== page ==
Do Higher Stakes Lead to Better Choices?

Highly involved decision-makers often rely on anecdotal evidence instead of statistical information, because visceral information is favored in vivid decision contexts. We demonstrate that, under high vulnerability, this anecdotal bias is: (1) enhanced by high involvement; (2) mediated by emotional engagement; and, (3) stronger among holistic versus analytic thinkers.



Citation:

Freling Traci, Saini Ritesh, and Yang Zhiyong (2012) ,"Do Higher Stakes Lead to Better Choices?", in NA - Advances in Consumer Research Volume 40, eds. Zeynep Gürhan-Canli, Cele Otnes, and Rui (Juliet) Zhu, Duluth, MN : Association for Consumer Research, Pages: 926-927.

Authors

Freling Traci, University of Texas - Arlington, USA
Saini Ritesh, University of Texas - Arlington, USA
Yang Zhiyong, University of Texas - Arlington, USA



Volume

NA - Advances in Consumer Research Volume 40 | 2012



Share Proceeding

Featured papers

See More

Featured

The Preference for Simultaneity: When Different Events Happen to Different People at the Same Time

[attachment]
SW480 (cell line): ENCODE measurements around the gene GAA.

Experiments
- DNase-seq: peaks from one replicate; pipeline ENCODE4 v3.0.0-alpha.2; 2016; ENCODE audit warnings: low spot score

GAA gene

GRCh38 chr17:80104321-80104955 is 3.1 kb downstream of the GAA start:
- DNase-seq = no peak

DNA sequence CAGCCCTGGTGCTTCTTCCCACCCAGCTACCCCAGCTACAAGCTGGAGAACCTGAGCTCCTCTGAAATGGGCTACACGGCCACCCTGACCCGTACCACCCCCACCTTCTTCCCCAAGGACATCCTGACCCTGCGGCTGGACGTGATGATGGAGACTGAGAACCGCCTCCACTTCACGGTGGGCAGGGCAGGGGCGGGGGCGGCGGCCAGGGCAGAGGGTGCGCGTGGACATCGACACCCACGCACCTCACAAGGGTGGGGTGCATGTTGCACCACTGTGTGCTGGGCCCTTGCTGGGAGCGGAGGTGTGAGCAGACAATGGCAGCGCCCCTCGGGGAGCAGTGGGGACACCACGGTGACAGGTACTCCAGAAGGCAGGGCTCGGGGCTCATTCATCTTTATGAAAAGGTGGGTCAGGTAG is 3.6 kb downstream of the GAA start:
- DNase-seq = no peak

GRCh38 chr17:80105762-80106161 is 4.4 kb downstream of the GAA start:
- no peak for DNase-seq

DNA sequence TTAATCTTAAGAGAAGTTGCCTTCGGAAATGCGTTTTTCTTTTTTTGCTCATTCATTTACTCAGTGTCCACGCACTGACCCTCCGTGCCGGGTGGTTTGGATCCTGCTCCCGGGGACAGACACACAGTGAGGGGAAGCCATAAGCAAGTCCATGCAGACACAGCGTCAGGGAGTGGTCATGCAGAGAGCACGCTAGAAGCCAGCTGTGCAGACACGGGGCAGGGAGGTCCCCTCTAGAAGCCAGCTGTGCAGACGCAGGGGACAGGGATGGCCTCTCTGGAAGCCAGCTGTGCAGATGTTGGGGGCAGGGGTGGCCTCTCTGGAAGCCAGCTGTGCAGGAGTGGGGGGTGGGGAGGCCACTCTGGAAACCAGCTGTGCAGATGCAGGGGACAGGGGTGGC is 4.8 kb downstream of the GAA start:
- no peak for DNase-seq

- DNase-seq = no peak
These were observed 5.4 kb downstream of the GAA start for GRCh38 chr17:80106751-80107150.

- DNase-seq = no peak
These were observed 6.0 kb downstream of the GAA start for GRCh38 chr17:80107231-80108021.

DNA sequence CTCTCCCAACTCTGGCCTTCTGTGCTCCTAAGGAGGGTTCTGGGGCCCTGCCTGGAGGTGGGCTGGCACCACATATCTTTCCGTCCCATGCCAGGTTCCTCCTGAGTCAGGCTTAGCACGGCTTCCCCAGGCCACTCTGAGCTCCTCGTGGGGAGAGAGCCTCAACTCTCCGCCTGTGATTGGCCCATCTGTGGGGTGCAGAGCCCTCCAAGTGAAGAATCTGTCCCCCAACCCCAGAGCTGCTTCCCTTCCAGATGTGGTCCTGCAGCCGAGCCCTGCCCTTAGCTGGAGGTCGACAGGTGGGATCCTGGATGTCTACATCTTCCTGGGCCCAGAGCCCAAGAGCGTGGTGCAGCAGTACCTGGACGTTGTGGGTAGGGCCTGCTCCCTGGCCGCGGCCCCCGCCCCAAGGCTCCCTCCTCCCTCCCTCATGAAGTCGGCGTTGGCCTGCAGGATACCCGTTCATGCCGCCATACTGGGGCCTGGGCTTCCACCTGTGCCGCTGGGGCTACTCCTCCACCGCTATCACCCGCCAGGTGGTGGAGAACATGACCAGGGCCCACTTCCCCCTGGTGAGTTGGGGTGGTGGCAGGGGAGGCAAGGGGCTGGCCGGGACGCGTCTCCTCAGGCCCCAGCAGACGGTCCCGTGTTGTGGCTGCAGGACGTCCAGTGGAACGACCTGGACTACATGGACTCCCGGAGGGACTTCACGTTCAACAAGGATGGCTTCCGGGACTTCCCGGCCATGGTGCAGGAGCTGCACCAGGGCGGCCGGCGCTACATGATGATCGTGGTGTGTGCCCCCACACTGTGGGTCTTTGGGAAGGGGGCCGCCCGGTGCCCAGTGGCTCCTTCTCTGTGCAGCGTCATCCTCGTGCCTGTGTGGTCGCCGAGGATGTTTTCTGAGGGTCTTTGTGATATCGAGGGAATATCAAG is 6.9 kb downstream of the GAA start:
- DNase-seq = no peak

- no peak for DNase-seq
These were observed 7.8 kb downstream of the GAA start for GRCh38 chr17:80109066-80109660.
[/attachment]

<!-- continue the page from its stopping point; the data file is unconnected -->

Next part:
Franklin Shaddy, University of Chicago, USA
Yanping Tu, University of Florida, USA
Ayelet Fishbach, University of Chicago, USA

Read More

Featured

Using multi-methods in behavioral pricing research

Haipeng Chen, University of Kentucky, USA
David Hardesty, University of Kentucky, USA
Akshay Rao, University of Minnesota, USA
Lisa Bolton, Pennsylvania State University, USA

Read More

Featured

L12. Should I Stay or Should I Go: When Our Companies Have Eyes for Other Consumers

Na Ri Yoon, Indiana University, USA
Jenny Olson, Indiana University, USA
Adam Duhachek, Indiana University, USA

Read More

Engage with Us

Becoming an Association for Consumer Research member is simple. Membership in ACR is relatively inexpensive, but brings significant benefits to its members.